Our government - Dem and Rep - have been dumping it on, entitlements, taxes, etc. They don't get it, and won't. It'll snowball. I think it's unavoidable unless there is a discovery of a cheap alternative energy source, soon.

    Out of curiosity, who do you think would invade the U.S.?

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  2. Suburban - I'm not sure I agree that a slow collapse would be less traumatic - I think it would just draw out the hardship over a much longer time. I liken it to a long, terminal illness, and in the case of our economy, that's exactly what it is.

    It's like, if I had cancer, and the doctors kept "trying" one procedure after another in an attempt to save my life, but the cancer just kept coming back and spreading. At what point do I realize that I'm going to die of cancer, and I can either live my life now, or I can continue to look for cures?

    Most of our population is still looking for cures and so rather than taking any steps to make the transition easier for them, they keep trying to avoid the reality of what *is* happening.

    I don't really think any one, particular, country is going to invade the US and try to wage a war on our vast continent (it would be like invading Russia ;), but I think we've made enough enemies that it's possible an alliance countries with strong anti-American sentiments might decide we're a good target. In particular, China might decide that we owe them enough money, and when we can't pay, they'll just come and take our land. And why not? Their population is significantly larger than ours, but our land hasn't been as polluted as theirs (thanks to our industry). Just because, historically, they've never waged a war, yet, doesn't mean they won't. Afterall, they get more and more "Americanized" every day, and what's more American than flexing one's military prowess?

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  3. I agree there would be a lot of pain and aggravation in a slow collapse. An example of less traumatic element of a slow collapse, IMO, would be giving people time (force some of them actually) to migrate out of cities and other densely populated areas as employment and services become unavailable in waves. Perhaps some would try to form communes like hippies did in the 60s, and it might cause the spread of people keeping chickens, rabbits, gardens, and seeking off-grid energy options, etc. that would lessen the impact later. There would be violence and probably some malnutrition, but likely less traumatic than a ~60-80% die off in a year (along with all the typical problems in doomer fiction - cannibalism, etc.) for a true hard collapse. But it's probably all academic.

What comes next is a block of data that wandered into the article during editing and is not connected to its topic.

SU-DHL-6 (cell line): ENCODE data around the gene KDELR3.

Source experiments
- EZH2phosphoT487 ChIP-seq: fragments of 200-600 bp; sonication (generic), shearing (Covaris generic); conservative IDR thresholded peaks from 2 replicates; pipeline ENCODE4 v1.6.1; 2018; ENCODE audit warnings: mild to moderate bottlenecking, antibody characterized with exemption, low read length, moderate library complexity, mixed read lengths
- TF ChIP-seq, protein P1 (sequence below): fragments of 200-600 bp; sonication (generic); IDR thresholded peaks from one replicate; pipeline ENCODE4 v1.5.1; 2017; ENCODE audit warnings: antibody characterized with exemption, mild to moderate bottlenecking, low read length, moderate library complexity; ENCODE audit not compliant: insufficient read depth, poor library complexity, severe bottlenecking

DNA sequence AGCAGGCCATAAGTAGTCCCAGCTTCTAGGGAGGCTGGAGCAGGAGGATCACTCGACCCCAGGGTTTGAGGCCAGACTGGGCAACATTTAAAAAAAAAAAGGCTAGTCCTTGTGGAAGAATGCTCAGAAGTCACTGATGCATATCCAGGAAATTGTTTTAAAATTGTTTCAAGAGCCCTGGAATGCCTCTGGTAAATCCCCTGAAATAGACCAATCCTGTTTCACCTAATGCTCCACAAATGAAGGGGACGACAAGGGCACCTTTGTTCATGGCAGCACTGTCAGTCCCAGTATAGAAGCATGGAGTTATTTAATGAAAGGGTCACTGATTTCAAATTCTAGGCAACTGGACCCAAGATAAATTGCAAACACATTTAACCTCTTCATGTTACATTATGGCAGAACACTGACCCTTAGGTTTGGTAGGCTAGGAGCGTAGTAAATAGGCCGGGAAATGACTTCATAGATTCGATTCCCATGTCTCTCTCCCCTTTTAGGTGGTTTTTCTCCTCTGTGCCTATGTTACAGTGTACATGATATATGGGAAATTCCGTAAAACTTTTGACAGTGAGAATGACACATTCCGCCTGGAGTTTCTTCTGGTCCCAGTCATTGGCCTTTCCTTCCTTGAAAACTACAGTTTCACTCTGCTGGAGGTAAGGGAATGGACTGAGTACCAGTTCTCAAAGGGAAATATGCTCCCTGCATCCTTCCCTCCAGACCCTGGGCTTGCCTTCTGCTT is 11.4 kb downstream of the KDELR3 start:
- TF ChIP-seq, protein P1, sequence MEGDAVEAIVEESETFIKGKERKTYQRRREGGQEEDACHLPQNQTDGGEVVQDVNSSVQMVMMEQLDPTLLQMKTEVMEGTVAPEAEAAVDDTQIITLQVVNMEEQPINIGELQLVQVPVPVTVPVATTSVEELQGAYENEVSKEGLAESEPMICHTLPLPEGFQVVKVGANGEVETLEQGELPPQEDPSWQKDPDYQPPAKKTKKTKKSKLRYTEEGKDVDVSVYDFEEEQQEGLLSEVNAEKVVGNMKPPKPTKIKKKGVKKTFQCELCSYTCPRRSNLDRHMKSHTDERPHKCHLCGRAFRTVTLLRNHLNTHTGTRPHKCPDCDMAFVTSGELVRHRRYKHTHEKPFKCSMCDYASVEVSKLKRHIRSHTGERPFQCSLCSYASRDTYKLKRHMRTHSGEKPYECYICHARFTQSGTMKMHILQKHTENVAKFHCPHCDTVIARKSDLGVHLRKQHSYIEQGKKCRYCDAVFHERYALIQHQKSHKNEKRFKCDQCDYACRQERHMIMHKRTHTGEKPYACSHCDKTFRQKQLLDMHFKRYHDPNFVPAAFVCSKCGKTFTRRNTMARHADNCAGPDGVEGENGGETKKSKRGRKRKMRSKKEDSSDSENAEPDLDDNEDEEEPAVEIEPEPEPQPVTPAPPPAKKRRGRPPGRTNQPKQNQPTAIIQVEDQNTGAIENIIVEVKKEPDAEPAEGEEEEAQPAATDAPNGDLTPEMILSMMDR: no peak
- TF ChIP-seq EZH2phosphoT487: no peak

While becoming a huge creditor to the U.S., China has an interdependent financial relationship - a U.S. collapse would mean a Chinese collapse. Also, even in 20 years they are unlikely to be able to project sufficient forces and equipment over the Pacific for a conventional conflict (they can't even take Taiwan right now). If they decided to forsake the trade relationship with the U.S. and take land, they might press all merchant fleets into service.

    The problem is that the U.S. has a strategic missile force and it would mean war. Even if China used EMP devices on the U.S. first, missile assets are hardened. For the sake of argument, say all our silos were taken out by saboteurs - we still have a strategic missile force in subs.

    Anyone who wants to play the 'invade the U.S.' game has to be able to get their forces here and avoid nuclear retaliation. Then they have to get through all the homegrown 'Wolverines'!

    But the successful invader would probably have a plan for our strat nuke forces...